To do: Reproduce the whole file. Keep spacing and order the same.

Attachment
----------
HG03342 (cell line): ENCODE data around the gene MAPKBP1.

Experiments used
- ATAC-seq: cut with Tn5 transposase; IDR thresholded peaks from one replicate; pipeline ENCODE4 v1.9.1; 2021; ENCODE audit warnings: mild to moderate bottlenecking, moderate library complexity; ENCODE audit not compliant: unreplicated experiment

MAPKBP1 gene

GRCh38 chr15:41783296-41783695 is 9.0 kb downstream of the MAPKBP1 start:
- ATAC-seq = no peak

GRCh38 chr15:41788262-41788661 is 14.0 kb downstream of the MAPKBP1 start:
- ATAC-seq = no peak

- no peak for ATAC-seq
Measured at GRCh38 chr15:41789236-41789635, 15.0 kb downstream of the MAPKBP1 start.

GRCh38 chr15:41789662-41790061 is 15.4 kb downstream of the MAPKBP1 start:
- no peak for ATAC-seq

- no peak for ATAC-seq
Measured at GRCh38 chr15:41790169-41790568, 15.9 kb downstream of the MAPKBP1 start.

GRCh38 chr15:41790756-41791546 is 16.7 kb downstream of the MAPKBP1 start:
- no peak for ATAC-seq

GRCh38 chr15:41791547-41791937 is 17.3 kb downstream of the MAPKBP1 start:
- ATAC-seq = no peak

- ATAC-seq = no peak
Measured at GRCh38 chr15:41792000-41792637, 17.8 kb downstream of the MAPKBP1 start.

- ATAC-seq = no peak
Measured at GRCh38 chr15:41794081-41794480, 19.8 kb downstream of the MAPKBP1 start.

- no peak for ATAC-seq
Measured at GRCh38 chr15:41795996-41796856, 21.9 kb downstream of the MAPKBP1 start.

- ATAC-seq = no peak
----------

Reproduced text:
HG03342 (cell line): ENCODE data around the gene MAPKBP1.

Experiments used
- ATAC-seq: cut with Tn5 transposase; IDR thresholded peaks from one replicate; pipeline ENCODE4 v1.9.1; 2021; ENCODE audit warnings: mild to moderate bottlenecking, moderate library complexity; ENCODE audit not compliant: unreplicated experiment

MAPKBP1 gene

GRCh38 chr15:41783296-41783695 is 9.0 kb downstream of the MAPKBP1 start:
- ATAC-seq = no peak

GRCh38 chr15:41788262-41788661 is 14.0 kb downstream of the MAPKBP1 start:
- ATAC-seq = no peak

- no peak for ATAC-seq
Measured at GRCh38 chr15:41789236-41789635, 15.0 kb downstream of the MAPKBP1 start.

GRCh38 chr15:41789662-41790061 is 15.4 kb downstream of the MAPKBP1 start:
- no peak for ATAC-seq

- no peak for ATAC-seq
Measured at GRCh38 chr15:41790169-41790568, 15.9 kb downstream of the MAPKBP1 start.

GRCh38 chr15:41790756-41791546 is 16.7 kb downstream of the MAPKBP1 start:
- no peak for ATAC-seq

GRCh38 chr15:41791547-41791937 is 17.3 kb downstream of the MAPKBP1 start:
- ATAC-seq = no peak

- ATAC-seq = no peak
Measured at GRCh38 chr15:41792000-41792637, 17.8 kb downstream of the MAPKBP1 start.

- ATAC-seq = no peak
Measured at GRCh38 chr15:41794081-41794480, 19.8 kb downstream of the MAPKBP1 start.

- no peak for ATAC-seq
Measured at GRCh38 chr15:41795996-41796856, 21.9 kb downstream of the MAPKBP1 start.

- ATAC-seq = no peak